Making strides toward nuclear waste disposal by empowering communities
Sweden gets a lot of press as the country that’s figured out not only how and where to dispose of its nuclear waste but – significantly — how to win community support.
Today, in the second installment of our radio series, we’ll hear the Swedes explain what it took to change public attitudes. You can also take a visual tour here of some of the places I visited and people I met while tracking Sweden’s progress.
While the U.S. – and pretty much everywhere else in the world – is in a political meltdown over the topic, The Swedish Nuclear Fuel and Waste Management Company or SKB, is making strides toward a deep geologic disposal site at Forsmark in Eastern Sweden. In this video, a company representative explains how the company plans to encapsulate the fuel in copper canisters before burying it.
And you can peek inside the central interim storage facility with this video that shows where the waste is currently stored in what looks like large swimming pools.
While there are still plenty of critics and some unresolved questions about whether the company’s proposed disposal method can withstand the test of time, local residents so far are willing to trust that the waste can be managed safely. And they’ve come to accept that the stable bedrock in their region could be one of the safest places to bury all of Sweden’s nuclear waste for the next 100,000 years.
Osthammar of course stands to benefit from the jobs and investment that would come along with a repository, but everyone I talked with in Sweden told me this willingness to step forward is much more than financial.
“We have a Swedish expression, when you hunt the fox, you have to deal with the bite, says Brita Freudenthal, a spokeswoman for SKB. “We have the nuclear power, we use the electricity and we created the spent fuel and this is our responsibility. Most Swedes are very much aware of that.”
Jacob Spangenberg, the Mayor of Osthammar, told me he doesn’t believe burying the waste in his community will create a stigma or hurt tourism in this picturesque area on the Baltic. Rather, he says, it will generate global interest “In how to solve this very difficult issue, that people in Japan, and California and Germany must solve in one way or another.”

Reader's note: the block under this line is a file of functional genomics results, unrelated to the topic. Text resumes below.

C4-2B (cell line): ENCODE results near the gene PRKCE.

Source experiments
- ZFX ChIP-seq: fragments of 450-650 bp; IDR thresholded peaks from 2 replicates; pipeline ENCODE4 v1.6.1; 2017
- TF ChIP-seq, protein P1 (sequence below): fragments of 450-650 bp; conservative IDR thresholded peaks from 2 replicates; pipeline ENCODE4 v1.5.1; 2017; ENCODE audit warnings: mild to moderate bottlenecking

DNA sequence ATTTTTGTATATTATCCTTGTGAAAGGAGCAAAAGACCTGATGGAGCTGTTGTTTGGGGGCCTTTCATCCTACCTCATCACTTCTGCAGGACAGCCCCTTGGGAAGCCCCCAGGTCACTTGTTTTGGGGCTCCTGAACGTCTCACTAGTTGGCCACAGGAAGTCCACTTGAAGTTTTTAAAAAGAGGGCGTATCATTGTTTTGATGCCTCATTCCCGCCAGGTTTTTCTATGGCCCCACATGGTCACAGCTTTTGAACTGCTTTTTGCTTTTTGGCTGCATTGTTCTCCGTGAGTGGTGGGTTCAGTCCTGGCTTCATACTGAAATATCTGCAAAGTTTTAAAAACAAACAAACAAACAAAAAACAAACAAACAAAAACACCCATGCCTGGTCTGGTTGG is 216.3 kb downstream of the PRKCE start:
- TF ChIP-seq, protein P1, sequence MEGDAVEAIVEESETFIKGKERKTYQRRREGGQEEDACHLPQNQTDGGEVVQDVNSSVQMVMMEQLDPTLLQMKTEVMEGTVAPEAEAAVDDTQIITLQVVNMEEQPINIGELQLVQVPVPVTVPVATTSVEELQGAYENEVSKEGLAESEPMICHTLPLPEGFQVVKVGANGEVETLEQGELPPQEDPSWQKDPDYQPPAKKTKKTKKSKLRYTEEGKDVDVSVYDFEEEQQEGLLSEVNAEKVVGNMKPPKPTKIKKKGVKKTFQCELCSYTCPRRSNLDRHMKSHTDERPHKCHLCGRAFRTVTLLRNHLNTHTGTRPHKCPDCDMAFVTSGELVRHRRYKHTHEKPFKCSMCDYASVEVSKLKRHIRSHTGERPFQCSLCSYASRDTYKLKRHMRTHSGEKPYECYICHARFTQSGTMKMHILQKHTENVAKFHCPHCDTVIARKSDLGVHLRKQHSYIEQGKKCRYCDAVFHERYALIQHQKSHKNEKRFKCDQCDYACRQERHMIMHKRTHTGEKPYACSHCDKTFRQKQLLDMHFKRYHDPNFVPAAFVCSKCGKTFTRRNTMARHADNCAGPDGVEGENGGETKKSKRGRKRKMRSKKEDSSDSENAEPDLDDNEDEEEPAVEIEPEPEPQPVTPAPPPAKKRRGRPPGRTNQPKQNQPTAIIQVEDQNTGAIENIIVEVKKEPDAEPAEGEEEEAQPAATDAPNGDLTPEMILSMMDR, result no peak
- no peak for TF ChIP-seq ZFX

Among the people I ran across in Scandinavia was Janet Kotra, a senior staffer with the U.S. Nuclear Regulatory Commission. She was there for a meeting of international nuclear communities and told me the United States can learn a few things from Sweden, which admitted a long time ago that solving the nuclear waste dilemma is not just a technical issue.
With plans for a repository at Nevada’s Yucca Mountain on hold — perhaps permanently — Kotra says the US government is already thinking differently when it comes to community engagement. Regulators and government agencies need a commitment, she says “that the process for making regulatory decisions is available and accessible to a broader public so there can be that social acceptability.” If not, Kotra adds, “We’ll find ourselves right back where we are today and we’ll find ourselves once again looking for another alternative.”
Tune in to the companion radio series: Part 1: California’s nuclear waste profile. Part 2 (Tue): What we can learn from Sweden. Part 3 (Wed): The town that said: “Yes, in our back yard.”
See Monday’s blog post to see where California’s nuclear waste is located and to explore an interactive timeline of the history nuclear waster disposal.